Mike Scott

Music business writer types like myself have been mourning the slow decline of the music business itself. Not everyone out there can make a billion bucks with Facebook stock like Bono.

It just seems like there are plenty of smart people running around without a clear plan on how to make money in the wake of digital file sharing. But I came across some innovative ideas online this week that show good old-fashioned Irish ingenuity.

Designed by renowned video director and former 10cc band man Kevin Goldley, WholeWorldBand lets you create music with other musicians and their fans around the world in both sound and pictures.

Godley spoke to Hot Press in Ireland and claims that the unique audio-visual app could be "the savior of the music industry."


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His WholeWorldBand app is set to hit iTunes in March, and a number of Ireland's finest artists descended on Temple Bar in Dublin to provide some content for it. The Edge, Ron Wood (who is in his Kildare mansion so often he might as well be Irish), Gemma Hayes, Hothouse Flowers leader Liam O Maonlai, Mick Pyro and Cathy Davey have signed up to create performances for the app.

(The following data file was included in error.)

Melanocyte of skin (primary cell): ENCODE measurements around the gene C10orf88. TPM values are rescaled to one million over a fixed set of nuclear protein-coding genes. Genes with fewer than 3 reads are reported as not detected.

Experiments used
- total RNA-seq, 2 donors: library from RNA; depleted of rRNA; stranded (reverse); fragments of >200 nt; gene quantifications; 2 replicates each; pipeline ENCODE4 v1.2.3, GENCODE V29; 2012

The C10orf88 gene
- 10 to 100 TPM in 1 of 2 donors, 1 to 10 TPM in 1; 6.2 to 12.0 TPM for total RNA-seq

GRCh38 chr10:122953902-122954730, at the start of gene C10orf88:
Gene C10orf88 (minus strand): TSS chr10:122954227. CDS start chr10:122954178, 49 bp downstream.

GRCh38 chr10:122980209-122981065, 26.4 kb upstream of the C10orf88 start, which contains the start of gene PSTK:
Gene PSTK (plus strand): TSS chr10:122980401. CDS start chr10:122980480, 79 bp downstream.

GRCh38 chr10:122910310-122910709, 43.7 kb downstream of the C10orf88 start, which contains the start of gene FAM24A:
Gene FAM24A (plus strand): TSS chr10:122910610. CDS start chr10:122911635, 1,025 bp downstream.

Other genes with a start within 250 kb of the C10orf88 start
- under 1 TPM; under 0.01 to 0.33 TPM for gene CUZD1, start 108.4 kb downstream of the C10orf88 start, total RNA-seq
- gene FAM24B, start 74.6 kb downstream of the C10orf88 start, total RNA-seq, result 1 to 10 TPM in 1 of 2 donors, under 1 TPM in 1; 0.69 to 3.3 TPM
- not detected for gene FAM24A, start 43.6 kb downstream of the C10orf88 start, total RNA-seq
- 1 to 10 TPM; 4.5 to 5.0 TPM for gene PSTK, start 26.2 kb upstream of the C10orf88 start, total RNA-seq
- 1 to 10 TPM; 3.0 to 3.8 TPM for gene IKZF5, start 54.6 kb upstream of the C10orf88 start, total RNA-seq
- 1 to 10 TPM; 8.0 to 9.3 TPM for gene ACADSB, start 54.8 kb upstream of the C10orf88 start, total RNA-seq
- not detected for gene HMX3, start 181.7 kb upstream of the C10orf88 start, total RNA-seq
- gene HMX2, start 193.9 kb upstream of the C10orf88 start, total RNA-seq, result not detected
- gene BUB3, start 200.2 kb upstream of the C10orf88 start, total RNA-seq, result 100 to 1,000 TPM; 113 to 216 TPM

"It's bridging the gap between the musician and the listener," says Hayes. "Somebody can now be a part of the song."

Some artists might feel a bit nervous about music fans adding their own music, videos and messages to their pieces, but Hayes doesn’t seem to mind.

"I'm very precious when I'm writing and in the studio, but once the song is out there people can love it, hate it, play it backwards, I don't care! I'd be curious to hear what people do," she says.

Another person who seems to have a leg up on this digital age is Mike Scott of the Waterboys. He is fanning the flames of diehard fans by opening up his studio archives for their consumption.

He just introduced a Mickpuck channel on www.soundcloud.com. On it, there are great nuggets, including a cover of David Bowie’s “Man Who Sold the World,” a cover of the Hank Williams chestnut
“I’m So Lonesome I Could Cry,” demos of “Pan Within” and some wild electronica in a song called “Cor Chuil Aodha,” a choral piece that probably would never see the light of day on an album but is fun to look at nonetheless!

I’m always a sucker for stuff like this. It’s always interesting to me how basic demos of songs morph into finished product because it gives you great insight into creative patterns.

What’s great about the SoundCloud site is that you can “like” the tracks, re-post on your Facebook and Twitter accounts, expose your friends to the great treasure that is the Waterboys, and that will probably result in more new fans coming to the band.

That’s using yer noggin!